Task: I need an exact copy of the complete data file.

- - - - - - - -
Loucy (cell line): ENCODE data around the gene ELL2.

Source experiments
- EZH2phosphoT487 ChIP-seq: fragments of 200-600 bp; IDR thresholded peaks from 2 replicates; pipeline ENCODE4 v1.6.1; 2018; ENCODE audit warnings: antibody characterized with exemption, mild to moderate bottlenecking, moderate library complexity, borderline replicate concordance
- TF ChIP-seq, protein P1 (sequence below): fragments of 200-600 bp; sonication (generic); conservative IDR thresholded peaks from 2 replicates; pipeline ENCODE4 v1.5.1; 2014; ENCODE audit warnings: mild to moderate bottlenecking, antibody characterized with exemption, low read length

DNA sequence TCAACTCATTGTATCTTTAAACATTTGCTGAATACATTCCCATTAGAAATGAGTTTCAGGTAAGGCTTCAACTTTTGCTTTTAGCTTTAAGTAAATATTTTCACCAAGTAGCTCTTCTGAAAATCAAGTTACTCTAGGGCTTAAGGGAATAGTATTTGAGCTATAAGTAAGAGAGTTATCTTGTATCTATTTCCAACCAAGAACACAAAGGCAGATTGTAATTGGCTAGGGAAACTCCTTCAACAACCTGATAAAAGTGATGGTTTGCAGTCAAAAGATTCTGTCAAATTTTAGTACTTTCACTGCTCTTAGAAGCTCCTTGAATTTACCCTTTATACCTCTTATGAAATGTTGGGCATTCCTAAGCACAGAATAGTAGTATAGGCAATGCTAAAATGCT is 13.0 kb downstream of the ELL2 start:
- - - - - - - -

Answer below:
Loucy (cell line): ENCODE data around the gene ELL2.

Source experiments
- EZH2phosphoT487 ChIP-seq: fragments of 200-600 bp; IDR thresholded peaks from 2 replicates; pipeline ENCODE4 v1.6.1; 2018; ENCODE audit warnings: antibody characterized with exemption, mild to moderate bottlenecking, moderate library complexity, borderline replicate concordance
- TF ChIP-seq, protein P1 (sequence below): fragments of 200-600 bp; sonication (generic); conservative IDR thresholded peaks from 2 replicates; pipeline ENCODE4 v1.5.1; 2014; ENCODE audit warnings: mild to moderate bottlenecking, antibody characterized with exemption, low read length

DNA sequence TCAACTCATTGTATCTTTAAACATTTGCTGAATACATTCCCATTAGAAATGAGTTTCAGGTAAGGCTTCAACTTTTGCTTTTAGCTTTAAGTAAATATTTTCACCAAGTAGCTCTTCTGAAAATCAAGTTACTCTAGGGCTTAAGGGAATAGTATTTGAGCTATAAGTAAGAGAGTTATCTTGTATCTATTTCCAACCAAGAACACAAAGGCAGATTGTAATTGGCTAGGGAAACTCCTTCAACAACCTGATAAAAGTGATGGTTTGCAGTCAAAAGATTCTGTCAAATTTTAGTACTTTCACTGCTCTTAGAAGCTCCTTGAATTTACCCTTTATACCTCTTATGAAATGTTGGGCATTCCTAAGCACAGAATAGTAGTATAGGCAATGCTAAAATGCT is 13.0 kb downstream of the ELL2 start: